I love my mum and dad but I’m not really sure how they met. If I’m honest, I don’t want to know. I can’t afford the therapy bills.

My brother, Bazz, was three years my elder and had one of those blonde rat’s tail hairdos – you know: all business in the front, bogan at the back. He was absolutely giddy for all things computers and spent hours on end frantically jerking away on the joystick of his beloved Commodore 64, tongue sticking out at weird angles to make sure the on-screen computer character moved in just the right way. Bazz also suffered from severe childhood epilepsy, which has got to be the biggest cosmic ‘fuck you’ to an avid gamer. I lost count how many times the flickering computer screen triggered one of his nasty epileptic fits during our formative years.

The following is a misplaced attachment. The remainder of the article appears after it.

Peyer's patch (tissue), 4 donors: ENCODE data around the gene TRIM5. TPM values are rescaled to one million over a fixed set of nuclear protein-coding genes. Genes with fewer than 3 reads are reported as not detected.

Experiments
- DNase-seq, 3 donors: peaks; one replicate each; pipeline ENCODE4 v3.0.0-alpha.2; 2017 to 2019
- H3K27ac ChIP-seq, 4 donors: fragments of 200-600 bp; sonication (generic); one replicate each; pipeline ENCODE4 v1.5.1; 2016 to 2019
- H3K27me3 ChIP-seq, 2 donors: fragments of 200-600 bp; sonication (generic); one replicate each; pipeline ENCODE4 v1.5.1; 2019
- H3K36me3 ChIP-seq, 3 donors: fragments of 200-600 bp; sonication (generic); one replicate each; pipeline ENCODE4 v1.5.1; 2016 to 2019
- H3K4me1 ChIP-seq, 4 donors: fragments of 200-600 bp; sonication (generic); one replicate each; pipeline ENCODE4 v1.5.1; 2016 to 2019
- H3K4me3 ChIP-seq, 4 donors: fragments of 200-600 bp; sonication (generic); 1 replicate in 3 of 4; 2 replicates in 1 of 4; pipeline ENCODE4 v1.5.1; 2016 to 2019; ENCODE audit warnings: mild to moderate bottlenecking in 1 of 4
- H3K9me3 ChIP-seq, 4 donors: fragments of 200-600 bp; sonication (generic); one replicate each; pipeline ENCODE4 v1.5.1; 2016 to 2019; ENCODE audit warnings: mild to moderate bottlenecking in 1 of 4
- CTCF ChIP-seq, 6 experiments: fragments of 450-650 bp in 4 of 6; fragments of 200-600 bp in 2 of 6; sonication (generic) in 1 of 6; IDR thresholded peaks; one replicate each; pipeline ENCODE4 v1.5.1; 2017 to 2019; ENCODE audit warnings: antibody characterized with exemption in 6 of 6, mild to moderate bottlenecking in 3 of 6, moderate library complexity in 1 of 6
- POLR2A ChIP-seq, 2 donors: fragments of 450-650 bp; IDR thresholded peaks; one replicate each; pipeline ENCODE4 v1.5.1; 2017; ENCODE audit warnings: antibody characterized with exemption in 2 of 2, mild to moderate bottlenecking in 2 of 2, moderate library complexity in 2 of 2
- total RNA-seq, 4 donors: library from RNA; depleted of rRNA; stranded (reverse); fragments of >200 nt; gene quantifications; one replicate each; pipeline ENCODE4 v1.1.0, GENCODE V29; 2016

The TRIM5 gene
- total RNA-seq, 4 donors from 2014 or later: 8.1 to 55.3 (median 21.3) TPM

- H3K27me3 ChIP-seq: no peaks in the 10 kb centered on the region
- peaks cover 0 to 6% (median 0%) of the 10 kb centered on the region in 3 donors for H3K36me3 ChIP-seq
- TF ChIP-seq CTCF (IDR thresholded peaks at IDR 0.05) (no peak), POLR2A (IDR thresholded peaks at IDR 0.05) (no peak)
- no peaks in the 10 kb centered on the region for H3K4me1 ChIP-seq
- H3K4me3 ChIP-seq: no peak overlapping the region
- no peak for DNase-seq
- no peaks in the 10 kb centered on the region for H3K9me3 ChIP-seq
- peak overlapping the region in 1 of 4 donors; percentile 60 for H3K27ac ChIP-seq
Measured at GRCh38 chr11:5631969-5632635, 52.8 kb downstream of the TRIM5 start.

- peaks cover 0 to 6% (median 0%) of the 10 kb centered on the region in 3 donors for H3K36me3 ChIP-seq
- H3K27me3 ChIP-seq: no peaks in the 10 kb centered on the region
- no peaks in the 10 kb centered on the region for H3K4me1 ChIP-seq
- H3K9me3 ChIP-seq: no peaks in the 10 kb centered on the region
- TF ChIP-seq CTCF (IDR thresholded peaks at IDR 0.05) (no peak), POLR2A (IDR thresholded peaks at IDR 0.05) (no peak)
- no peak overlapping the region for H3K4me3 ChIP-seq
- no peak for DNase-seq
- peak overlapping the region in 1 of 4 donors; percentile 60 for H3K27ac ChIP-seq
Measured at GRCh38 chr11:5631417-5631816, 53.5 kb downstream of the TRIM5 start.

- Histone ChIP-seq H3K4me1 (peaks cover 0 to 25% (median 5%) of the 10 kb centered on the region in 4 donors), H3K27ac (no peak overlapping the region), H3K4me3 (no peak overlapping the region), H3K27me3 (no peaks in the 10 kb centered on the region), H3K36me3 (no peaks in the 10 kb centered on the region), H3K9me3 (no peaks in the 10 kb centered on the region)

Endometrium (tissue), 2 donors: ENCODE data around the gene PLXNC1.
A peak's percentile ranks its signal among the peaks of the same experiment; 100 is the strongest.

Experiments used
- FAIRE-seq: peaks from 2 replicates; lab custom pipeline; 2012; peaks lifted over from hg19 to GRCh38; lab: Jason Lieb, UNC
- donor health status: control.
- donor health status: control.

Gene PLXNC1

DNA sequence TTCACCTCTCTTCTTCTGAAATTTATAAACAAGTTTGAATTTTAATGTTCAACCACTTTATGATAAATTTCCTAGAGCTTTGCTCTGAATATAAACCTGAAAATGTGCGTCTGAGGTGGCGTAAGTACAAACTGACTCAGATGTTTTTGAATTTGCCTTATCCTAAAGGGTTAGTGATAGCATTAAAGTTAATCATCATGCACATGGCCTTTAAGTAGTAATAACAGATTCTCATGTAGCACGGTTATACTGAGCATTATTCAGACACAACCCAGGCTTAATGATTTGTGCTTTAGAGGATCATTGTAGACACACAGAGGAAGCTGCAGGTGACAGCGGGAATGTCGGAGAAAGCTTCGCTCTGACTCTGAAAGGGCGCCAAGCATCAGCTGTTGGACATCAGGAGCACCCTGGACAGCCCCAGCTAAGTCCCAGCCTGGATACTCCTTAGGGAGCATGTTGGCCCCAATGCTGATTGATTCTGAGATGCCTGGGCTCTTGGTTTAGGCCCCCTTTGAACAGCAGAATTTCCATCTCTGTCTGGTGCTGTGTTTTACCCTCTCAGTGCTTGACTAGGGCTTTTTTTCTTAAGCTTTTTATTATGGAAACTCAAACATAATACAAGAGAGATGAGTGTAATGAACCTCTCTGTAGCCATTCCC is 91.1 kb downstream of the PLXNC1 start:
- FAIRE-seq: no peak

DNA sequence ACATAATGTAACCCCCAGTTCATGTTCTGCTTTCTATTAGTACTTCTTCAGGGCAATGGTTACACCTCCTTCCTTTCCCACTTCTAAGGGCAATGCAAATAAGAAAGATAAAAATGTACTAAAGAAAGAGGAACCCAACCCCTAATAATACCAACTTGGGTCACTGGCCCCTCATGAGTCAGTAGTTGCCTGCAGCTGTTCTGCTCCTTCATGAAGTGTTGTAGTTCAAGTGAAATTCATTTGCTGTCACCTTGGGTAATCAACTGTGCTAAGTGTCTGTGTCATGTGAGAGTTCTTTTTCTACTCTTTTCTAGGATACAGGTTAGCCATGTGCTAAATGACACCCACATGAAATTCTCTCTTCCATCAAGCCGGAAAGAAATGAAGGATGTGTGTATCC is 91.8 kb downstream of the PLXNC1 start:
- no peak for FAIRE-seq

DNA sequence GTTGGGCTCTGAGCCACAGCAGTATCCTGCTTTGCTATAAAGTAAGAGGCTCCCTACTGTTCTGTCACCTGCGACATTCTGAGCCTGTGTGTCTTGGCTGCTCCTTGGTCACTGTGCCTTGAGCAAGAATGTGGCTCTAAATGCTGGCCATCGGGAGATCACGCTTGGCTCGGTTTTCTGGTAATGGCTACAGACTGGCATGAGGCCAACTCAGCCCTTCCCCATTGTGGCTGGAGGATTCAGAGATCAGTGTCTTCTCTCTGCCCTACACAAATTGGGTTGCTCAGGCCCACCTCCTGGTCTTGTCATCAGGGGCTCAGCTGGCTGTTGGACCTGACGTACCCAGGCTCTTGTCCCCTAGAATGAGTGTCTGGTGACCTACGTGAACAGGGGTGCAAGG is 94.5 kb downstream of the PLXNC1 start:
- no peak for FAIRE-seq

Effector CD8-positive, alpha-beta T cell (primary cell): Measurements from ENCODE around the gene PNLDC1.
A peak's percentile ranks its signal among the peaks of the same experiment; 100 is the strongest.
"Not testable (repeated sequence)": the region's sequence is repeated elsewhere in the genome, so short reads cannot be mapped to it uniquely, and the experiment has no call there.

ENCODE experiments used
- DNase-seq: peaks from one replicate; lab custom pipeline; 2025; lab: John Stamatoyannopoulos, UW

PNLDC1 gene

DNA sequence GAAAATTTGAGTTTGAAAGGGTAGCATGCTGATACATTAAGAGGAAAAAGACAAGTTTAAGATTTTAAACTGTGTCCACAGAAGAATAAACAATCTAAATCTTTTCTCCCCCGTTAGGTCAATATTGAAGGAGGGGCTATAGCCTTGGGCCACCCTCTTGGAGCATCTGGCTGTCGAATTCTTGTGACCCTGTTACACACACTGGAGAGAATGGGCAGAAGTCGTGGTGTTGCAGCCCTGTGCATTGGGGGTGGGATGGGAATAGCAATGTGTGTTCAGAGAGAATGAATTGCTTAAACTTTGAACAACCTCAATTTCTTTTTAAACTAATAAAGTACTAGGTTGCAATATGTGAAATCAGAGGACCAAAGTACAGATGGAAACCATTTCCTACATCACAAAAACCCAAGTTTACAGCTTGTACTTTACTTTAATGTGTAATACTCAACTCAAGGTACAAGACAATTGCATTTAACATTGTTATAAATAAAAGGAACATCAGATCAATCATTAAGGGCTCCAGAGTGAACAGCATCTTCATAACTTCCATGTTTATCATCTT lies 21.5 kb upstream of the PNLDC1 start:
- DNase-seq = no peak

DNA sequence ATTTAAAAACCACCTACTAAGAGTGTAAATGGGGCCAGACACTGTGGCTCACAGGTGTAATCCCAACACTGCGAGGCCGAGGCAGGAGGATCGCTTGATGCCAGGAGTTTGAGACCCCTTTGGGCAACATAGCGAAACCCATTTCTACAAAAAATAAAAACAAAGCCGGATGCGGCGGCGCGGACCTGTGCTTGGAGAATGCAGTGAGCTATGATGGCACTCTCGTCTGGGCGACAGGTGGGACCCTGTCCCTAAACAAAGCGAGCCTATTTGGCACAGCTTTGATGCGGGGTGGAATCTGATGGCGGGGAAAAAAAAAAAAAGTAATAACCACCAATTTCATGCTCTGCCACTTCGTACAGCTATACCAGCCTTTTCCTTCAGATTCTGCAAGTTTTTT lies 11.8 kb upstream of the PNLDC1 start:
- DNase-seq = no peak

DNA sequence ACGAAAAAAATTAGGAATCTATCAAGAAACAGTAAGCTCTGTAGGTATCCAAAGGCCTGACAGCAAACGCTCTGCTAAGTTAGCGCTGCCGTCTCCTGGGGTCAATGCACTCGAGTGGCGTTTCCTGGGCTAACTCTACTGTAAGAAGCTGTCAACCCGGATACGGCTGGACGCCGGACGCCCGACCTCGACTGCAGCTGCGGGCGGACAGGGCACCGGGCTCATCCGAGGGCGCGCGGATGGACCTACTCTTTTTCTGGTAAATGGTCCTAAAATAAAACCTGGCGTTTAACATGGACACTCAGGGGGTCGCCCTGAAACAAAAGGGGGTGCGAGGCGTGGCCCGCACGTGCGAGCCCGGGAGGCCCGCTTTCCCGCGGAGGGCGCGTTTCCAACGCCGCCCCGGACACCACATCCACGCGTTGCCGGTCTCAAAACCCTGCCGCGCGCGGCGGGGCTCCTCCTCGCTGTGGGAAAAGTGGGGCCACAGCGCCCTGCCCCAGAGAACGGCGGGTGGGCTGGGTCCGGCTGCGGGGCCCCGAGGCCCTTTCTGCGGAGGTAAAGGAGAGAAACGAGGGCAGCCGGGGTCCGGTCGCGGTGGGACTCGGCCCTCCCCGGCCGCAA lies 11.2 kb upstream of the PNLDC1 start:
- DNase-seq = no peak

My family, like so many others in Coober Pedy, lived in an underground dwelling known as a dugout, which gave us some respite from the heat in summer. I felt like a comic-book hero every time I burst through the front door of the Bat Cave, ready to thwart the evil clutches of boredom and get up to some childhood mischief. Big Bro and I relished every opportunity to explore the sprawling expanse of abandoned mineshafts that dotted the sun-scorched alien landscape beyond the front porch. Fond memories abound of catching angry reptiles, scrambling up steep sandstone escarpments and defying dehydration in stifling fifty-degree heat. My childhood overflowed with fun and adventure.